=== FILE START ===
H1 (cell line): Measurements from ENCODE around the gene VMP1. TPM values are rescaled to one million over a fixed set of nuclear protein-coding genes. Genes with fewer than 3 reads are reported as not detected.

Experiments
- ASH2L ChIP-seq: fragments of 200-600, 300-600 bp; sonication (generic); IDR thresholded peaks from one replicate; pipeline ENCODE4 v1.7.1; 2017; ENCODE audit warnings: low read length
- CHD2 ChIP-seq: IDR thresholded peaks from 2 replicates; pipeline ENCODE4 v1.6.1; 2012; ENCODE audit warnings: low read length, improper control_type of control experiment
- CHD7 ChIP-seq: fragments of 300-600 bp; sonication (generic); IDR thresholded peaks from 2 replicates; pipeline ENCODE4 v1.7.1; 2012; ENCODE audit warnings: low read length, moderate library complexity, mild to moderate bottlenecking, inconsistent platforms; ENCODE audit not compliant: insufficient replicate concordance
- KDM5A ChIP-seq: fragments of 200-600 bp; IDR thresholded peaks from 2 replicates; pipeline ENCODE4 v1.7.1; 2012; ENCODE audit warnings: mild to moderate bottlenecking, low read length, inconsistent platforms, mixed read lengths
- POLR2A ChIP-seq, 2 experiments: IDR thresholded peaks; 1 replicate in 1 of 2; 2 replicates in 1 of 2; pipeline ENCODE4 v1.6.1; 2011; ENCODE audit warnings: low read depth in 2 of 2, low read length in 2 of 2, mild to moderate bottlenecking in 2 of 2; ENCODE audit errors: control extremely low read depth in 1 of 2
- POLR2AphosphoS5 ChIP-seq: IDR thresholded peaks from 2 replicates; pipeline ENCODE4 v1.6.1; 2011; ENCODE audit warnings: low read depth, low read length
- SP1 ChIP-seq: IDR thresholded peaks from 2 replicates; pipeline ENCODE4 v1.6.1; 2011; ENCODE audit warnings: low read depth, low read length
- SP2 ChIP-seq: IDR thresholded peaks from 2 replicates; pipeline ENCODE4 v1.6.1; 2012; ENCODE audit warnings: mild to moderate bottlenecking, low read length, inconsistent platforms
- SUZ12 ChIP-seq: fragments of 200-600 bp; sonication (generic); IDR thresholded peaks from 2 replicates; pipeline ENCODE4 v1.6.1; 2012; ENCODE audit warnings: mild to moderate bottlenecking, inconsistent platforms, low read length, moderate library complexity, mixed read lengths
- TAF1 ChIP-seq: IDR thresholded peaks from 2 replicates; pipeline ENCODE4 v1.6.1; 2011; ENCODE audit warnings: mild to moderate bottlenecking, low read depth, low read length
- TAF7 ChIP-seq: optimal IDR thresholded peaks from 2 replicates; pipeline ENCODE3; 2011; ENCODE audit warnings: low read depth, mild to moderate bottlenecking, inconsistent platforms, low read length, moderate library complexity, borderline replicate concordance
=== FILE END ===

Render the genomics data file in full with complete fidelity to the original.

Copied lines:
H1 (cell line): Measurements from ENCODE around the gene VMP1. TPM values are rescaled to one million over a fixed set of nuclear protein-coding genes. Genes with fewer than 3 reads are reported as not detected.

Experiments
- ASH2L ChIP-seq: fragments of 200-600, 300-600 bp; sonication (generic); IDR thresholded peaks from one replicate; pipeline ENCODE4 v1.7.1; 2017; ENCODE audit warnings: low read length
- CHD2 ChIP-seq: IDR thresholded peaks from 2 replicates; pipeline ENCODE4 v1.6.1; 2012; ENCODE audit warnings: low read length, improper control_type of control experiment
- CHD7 ChIP-seq: fragments of 300-600 bp; sonication (generic); IDR thresholded peaks from 2 replicates; pipeline ENCODE4 v1.7.1; 2012; ENCODE audit warnings: low read length, moderate library complexity, mild to moderate bottlenecking, inconsistent platforms; ENCODE audit not compliant: insufficient replicate concordance
- KDM5A ChIP-seq: fragments of 200-600 bp; IDR thresholded peaks from 2 replicates; pipeline ENCODE4 v1.7.1; 2012; ENCODE audit warnings: mild to moderate bottlenecking, low read length, inconsistent platforms, mixed read lengths
- POLR2A ChIP-seq, 2 experiments: IDR thresholded peaks; 1 replicate in 1 of 2; 2 replicates in 1 of 2; pipeline ENCODE4 v1.6.1; 2011; ENCODE audit warnings: low read depth in 2 of 2, low read length in 2 of 2, mild to moderate bottlenecking in 2 of 2; ENCODE audit errors: control extremely low read depth in 1 of 2
- POLR2AphosphoS5 ChIP-seq: IDR thresholded peaks from 2 replicates; pipeline ENCODE4 v1.6.1; 2011; ENCODE audit warnings: low read depth, low read length
- SP1 ChIP-seq: IDR thresholded peaks from 2 replicates; pipeline ENCODE4 v1.6.1; 2011; ENCODE audit warnings: low read depth, low read length
- SP2 ChIP-seq: IDR thresholded peaks from 2 replicates; pipeline ENCODE4 v1.6.1; 2012; ENCODE audit warnings: mild to moderate bottlenecking, low read length, inconsistent platforms
- SUZ12 ChIP-seq: fragments of 200-600 bp; sonication (generic); IDR thresholded peaks from 2 replicates; pipeline ENCODE4 v1.6.1; 2012; ENCODE audit warnings: mild to moderate bottlenecking, inconsistent platforms, low read length, moderate library complexity, mixed read lengths
- TAF1 ChIP-seq: IDR thresholded peaks from 2 replicates; pipeline ENCODE4 v1.6.1; 2011; ENCODE audit warnings: mild to moderate bottlenecking, low read depth, low read length
- TAF7 ChIP-seq: optimal IDR thresholded peaks from 2 replicates; pipeline ENCODE3; 2011; ENCODE audit warnings: low read depth, mild to moderate bottlenecking, inconsistent platforms, low read length, moderate library complexity, borderline replicate concordance